Mystically Magic: Finding Thyself with the local Greek Philosophers

There is something mystically magical about living in Astoria, Queens. Over the last few years, I’ve come to appreciate the Greek culture as an Italian-Irish American. I frequently look forward to the fresh out of the oven gigante beans, the inviting artwork at Socrates Park, and the familiar faces at the local coffee shops. The Grecians bring much more than just something material to us, and I’ve found out what that is during my years here exploring. That is; a different frame of mind.

As someone that struggles with a chronic mental illness, each day can feel like a battle between your mind and the outside world. I’m sitting next to a Socrates statue in Athens Square Park on a particularly tough day as I write this. It reads; “Know Thyself.” Studying philosophy in my free time has helped me find wisdom within my own self. The Grecian Philosophers remind us that we already know what we think we do not.

As Socrates once taught, “We unfortunately lose touch with all knowledge at every birth, and so we need to be reminded of what we already know rather than learning something new,” I find this is true in the little moments, particularly with children. Somehow, they innately know what we’ve forgotten and remind us when we least expect it. While sitting in the park, I am approached by a little girl that wants me to count her jumping down the stairs as her mom watches with a smile. For the first time that day, I smiled too. I look around and observe that we are all people that can feel joy and pain. I peek at the sculpture again, and feel inner strength sizzling up my spine like bubbles from soda. I leave the park with a new frame of mind.

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Photo Credit Megan Rubano

The Grecian way is one of contemplation. That is; deep reflective thought. Plato’s highest level of pleasure is the pleasure of the mind. I half agree. The mind can be both utilizing and traumatizing for those of us that suffer with constant, anxiety filled worry thoughts. I find myself observing that my mind can be a fascinating place to be in, and at other times, it can be a place of torture.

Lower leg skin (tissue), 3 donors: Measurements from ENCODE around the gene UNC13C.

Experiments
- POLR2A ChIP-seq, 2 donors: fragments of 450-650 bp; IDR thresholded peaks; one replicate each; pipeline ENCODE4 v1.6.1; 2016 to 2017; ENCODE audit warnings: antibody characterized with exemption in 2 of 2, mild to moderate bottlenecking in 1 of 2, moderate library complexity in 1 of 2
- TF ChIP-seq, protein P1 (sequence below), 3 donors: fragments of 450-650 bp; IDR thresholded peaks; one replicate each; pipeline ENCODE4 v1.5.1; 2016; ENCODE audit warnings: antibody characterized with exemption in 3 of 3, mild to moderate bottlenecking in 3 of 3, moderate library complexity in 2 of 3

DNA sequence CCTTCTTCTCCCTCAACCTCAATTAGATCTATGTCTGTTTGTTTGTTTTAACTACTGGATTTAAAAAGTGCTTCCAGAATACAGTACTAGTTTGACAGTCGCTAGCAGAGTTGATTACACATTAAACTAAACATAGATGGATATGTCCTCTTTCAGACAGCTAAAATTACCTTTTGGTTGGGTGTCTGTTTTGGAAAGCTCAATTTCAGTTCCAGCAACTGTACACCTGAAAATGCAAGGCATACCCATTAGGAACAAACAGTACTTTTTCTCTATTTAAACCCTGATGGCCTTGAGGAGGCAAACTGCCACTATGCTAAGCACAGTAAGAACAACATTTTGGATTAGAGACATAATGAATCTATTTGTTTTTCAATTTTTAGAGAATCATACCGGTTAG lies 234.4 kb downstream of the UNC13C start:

Over time, I’ve learned that when I’m willing to work with myself and be grateful for the insights and wisdom my own mind brings, it leads to less suffering overall. As Plato said; “A grateful mind is a great mind which eventually attracts to itself great things.” I remind myself to be grateful for the self-reflections the mind provides, despite it being hard at times. Living in Astoria where I can visibly see that there is nuance and diversity of people and emotions, I feel more at home. Getting out of the apartment can help you get out of your own mind.

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Photo Credit Megan Rubano

To struggle with mental illness and live in New York City is a paradoxical feeling. Somehow, the chaos can comfort your already chaotic mind. It feels comfortable. However, in Astoria, I’ve been able to be a part of and observe moments of stillness and beauty. At Socrates Sculpture Park, viewers have the unique opportunity to witness art exhibition installation and de-installation from a diverse range of local artists. I’ve noticed that within each installation brings out unique parts of the artists “self” and their story, along with an attempt to connect with the audience.

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Photo Credit Megan Rubano

I’ve witnessed park go-ers become entranced by these pieces of art, and can’t help but ponder if they feel a connection to their Self through the art. This is certainly following the Grecian way. Know Thyself, and you may just find that your Self and personal struggles aren’t very different from others around you. Pain and joy exist in us all. Express your story, and you may find yourself less alone. Venture outside the walls of your own mind, and you may find appreciation where you least expect it. Thanks to the Greeks!